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Bengaluru water bodies shrinking

A new study by the Centre for Ecological Sciences (CES) at the Indian Institute of Science reveals that by the end of this decade, Bengaluru’s dwindling water bodies could shrink to half their original number and expanse. By 2020, lakes will constitute just 0.74 percent of the city, which is around half their 1972 status when they made up 3.4 percent of the geographical area. Today, lakes constitute 0.9 per cent of Bengaluru’s area.

The study, ‘Ecological Insights to Mitigate Urban Flood Risks’, warns of a possible increase in the frequency and intensity of urban floods as lakes and their catchments are concretised. By the end of the decade, the city’s total built-up area will increase from the present 48 percent to 70.64 per cent. The co-author, T.V. Ramachandra from CES, said that this dramatic decline in the city’s water bodies is anticipated even though researchers added a projected 10-km buffer to the city’s present radius, including several more lakes.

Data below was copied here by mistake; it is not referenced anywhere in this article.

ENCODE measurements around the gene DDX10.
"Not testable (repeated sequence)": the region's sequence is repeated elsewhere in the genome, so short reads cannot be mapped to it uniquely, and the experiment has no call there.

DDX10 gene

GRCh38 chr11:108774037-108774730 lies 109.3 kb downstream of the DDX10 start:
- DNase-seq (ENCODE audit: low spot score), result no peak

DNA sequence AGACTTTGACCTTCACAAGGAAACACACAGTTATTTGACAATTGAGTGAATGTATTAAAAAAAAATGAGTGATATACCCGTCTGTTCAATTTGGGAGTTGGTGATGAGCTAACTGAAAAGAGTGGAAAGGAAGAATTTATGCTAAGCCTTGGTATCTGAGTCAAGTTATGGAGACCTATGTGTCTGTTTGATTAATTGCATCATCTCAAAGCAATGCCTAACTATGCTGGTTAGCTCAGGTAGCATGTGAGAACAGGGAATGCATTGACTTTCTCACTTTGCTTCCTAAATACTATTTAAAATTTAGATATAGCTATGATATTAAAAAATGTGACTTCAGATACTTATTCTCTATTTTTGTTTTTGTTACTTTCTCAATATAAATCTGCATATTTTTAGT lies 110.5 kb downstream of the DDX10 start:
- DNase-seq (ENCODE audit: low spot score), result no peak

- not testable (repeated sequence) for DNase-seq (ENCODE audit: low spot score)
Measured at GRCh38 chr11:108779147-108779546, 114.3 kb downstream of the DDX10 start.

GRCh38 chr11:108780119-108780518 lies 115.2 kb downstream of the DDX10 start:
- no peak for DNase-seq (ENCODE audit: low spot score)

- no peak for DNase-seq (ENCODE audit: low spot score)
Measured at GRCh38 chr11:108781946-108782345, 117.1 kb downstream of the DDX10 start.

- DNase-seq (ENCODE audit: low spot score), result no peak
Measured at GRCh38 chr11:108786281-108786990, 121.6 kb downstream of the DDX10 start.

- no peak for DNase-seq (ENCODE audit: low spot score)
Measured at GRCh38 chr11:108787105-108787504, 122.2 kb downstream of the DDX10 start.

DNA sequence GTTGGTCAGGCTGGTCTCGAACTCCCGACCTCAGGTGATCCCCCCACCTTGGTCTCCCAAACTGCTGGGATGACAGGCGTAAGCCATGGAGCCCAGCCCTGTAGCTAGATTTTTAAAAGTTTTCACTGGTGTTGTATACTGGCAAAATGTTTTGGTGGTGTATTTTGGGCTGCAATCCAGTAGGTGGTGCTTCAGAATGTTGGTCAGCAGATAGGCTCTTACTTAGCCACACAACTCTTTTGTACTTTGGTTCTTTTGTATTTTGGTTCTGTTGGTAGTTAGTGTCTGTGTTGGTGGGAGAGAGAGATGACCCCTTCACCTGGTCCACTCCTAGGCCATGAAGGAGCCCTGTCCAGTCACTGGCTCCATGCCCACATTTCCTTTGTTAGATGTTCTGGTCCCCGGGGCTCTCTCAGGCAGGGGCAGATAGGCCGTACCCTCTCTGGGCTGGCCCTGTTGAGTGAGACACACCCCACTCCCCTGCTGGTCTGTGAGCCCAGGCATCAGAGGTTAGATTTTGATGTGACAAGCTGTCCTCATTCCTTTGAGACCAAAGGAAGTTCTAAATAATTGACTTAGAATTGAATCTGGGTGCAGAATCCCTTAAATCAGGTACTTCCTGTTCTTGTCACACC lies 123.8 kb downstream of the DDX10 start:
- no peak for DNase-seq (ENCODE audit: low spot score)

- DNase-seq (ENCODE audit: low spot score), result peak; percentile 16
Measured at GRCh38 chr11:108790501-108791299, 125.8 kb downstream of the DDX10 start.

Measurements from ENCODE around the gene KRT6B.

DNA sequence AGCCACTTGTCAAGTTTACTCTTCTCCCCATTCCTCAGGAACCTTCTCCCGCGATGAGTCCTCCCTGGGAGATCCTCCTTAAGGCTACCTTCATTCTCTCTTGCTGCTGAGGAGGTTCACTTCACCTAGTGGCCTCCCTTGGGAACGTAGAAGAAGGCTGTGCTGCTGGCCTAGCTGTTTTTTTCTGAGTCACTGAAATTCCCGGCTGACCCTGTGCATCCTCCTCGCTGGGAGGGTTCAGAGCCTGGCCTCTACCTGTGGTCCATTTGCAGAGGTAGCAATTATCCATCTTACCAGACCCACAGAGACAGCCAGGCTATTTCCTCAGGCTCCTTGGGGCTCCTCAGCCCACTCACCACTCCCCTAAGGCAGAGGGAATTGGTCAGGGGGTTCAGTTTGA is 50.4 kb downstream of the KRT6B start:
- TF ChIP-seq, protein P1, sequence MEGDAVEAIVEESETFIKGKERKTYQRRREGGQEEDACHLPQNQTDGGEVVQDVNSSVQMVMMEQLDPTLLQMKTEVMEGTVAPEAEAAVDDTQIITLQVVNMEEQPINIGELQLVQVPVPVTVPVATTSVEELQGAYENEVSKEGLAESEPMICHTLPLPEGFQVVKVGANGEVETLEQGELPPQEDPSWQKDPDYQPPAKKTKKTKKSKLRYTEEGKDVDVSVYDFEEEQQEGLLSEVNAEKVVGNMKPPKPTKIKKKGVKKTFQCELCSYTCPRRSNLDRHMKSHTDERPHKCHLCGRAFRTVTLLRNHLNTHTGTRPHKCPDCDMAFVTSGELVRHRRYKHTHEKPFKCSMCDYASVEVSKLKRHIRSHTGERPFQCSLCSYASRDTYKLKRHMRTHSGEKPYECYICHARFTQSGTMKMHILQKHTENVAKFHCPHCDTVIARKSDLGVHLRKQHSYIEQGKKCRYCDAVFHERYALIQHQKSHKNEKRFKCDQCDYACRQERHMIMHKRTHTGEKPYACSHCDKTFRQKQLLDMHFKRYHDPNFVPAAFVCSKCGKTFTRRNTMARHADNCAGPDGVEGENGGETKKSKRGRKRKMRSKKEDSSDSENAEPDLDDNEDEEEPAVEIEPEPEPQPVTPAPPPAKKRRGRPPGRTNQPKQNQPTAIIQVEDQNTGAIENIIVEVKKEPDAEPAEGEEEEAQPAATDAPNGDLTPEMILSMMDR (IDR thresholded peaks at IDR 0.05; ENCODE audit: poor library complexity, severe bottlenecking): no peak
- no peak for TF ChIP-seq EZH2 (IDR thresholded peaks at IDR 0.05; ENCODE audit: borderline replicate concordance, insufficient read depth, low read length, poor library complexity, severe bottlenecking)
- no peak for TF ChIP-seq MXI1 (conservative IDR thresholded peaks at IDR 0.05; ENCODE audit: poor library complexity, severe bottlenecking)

The report also suggests that urbanisation has already made the city prone to floods. The interconnectivities between natural drainage channels are lost, and the city’s naturally undulating terrain altered, reducing water storage capacity and causing floods even during normal rainfall. Even a 30 mm rainfall in a matter of 30 minutes can now lead to floods, it says. While catchments are used as dump yards for municipal waste and building debris, lakebeds are now sites for multi-storey buildings that interfere with the natural catchment flow. An earlier survey by the team found that 54 per cent of the lakes were encroached upon.

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